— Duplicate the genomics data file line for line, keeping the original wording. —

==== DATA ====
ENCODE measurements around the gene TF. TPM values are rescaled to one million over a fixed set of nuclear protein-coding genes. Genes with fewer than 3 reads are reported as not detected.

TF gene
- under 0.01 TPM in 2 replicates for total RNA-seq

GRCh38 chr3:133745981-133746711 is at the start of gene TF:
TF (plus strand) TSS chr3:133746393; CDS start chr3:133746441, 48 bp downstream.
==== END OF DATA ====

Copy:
ENCODE measurements around the gene TF. TPM values are rescaled to one million over a fixed set of nuclear protein-coding genes. Genes with fewer than 3 reads are reported as not detected.

TF gene
- under 0.01 TPM in 2 replicates for total RNA-seq

GRCh38 chr3:133745981-133746711 is at the start of gene TF:
TF (plus strand) TSS chr3:133746393; CDS start chr3:133746441, 48 bp downstream.